According to New Mexico State University, your tree's stump is the most likely place where this will happen. If you removed the stump of your tree, sprouting isn't as probable: but again, anything can happen.
Especially if it's a nice time of year, like spring or summer, your elm tree will be more viable against your removal efforts. Luckily, most treatment plans for remaining tree roots work in a week or two, so the sprouts won't be able to grow too large.
If An Elm Tree Dies, Will Its Roots Die Too?
Most often, yes. When you cut down or remove an elm tree from its location, the roots will eventually stop growing and living. That said, this can take additional time, even if you have already killed the tree.
Remember, the root system of an elm tree spans in either direction and down into the soil. Therefore, you can't expect it to die when you cut down the elm.
Soon after you kill the elm tree or it dies, the roots will notice something is off. They won't know where to send water and nutrients, essentially going into overload.
From that point, your elm's roots stop growing and eventually decompose in the soil. According to Midland Daily News, as your tree roots die, they'll create cavities or "soft spots" in the ground nearby.
So, this entire process can be months on end if you don't do anything, and it could even result in a new tree growing. That's why it is a good idea to use vinegar, salt, boiling water, or herbicide for your elm's roots.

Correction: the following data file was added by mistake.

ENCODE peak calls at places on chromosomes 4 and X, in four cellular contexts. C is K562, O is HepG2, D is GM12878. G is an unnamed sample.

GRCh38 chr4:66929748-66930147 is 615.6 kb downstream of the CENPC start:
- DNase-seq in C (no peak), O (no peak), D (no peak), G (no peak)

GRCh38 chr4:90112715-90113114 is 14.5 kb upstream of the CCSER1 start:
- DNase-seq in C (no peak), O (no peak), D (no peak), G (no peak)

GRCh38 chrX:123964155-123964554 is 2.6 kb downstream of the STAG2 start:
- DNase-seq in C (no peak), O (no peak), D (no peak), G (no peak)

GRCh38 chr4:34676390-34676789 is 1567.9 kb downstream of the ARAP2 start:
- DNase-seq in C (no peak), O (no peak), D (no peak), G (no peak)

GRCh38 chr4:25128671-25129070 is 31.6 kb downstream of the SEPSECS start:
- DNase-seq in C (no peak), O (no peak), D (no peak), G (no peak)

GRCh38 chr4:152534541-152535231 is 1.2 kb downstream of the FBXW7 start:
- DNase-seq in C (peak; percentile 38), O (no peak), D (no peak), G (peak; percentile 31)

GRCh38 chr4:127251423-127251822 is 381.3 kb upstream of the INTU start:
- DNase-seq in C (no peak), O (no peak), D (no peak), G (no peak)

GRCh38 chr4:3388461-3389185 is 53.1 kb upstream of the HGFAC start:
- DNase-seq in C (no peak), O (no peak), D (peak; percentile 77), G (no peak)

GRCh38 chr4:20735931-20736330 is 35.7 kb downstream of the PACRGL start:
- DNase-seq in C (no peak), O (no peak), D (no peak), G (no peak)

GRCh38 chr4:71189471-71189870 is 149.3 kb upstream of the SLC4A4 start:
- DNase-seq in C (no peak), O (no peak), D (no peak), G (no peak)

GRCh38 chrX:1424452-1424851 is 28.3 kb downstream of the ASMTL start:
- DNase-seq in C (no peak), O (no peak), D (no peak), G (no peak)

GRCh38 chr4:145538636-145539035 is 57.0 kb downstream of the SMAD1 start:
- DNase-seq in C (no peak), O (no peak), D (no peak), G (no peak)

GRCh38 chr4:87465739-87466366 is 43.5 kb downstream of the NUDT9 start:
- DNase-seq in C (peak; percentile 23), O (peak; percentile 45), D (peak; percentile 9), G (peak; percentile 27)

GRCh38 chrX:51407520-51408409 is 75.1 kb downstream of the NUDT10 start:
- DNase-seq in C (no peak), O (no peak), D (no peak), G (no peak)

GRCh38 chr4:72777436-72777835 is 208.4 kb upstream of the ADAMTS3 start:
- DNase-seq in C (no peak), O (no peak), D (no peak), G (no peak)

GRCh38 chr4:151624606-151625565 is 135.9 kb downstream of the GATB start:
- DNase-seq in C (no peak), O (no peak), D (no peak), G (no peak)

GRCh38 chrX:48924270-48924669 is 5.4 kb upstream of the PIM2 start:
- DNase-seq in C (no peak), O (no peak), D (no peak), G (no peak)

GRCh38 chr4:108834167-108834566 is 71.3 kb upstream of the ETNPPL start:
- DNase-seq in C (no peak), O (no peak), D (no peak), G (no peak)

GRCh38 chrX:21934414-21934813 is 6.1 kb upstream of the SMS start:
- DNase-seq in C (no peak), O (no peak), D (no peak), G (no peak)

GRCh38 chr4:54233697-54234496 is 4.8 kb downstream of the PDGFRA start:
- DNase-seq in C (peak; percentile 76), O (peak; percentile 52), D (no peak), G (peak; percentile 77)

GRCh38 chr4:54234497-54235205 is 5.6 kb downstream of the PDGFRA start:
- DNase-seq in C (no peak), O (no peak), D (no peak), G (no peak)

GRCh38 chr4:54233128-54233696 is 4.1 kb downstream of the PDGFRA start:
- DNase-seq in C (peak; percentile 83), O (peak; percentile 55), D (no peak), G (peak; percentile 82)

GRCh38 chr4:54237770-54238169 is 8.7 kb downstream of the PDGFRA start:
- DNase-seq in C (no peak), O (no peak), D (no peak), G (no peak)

What Is The Best Time To Remove Elm Trees?
When it comes to the best time to remove an elm tree, this can vary depending on your plant's health. For example, if your elm tree becomes sick and threatens nearby trees/plants, you want to remove it as soon as possible.
Sometimes, elm trees will contract diseases from fungi or pests. The same illness or infestation will spread when your tree dies to its next victim.
Therefore, regardless of the month or season, you need to get ahead of this. With that said, your elm tree will be slower growing towards the fall and winter, making that an excellent time to remove it.
If your tree is simply in the way or you want to use it for wood, you should be able to easily cut it down and kill the roots around November and December.
To Wrap It Up
Whether you need to remove an elm tree or already have, you'll likely run into leftover roots. Generally, you can kill these by pouring salt, vinegar, or boiling water onto them.
Some gardeners drill holes into larger sections of their leftover trees to make room for these killers. Furthermore, you might want to use an herbicide on more intricate elm roots that go deep into the soil.
Nonetheless, we recommend creating a game plan and ensuring you kill any sprouts you see.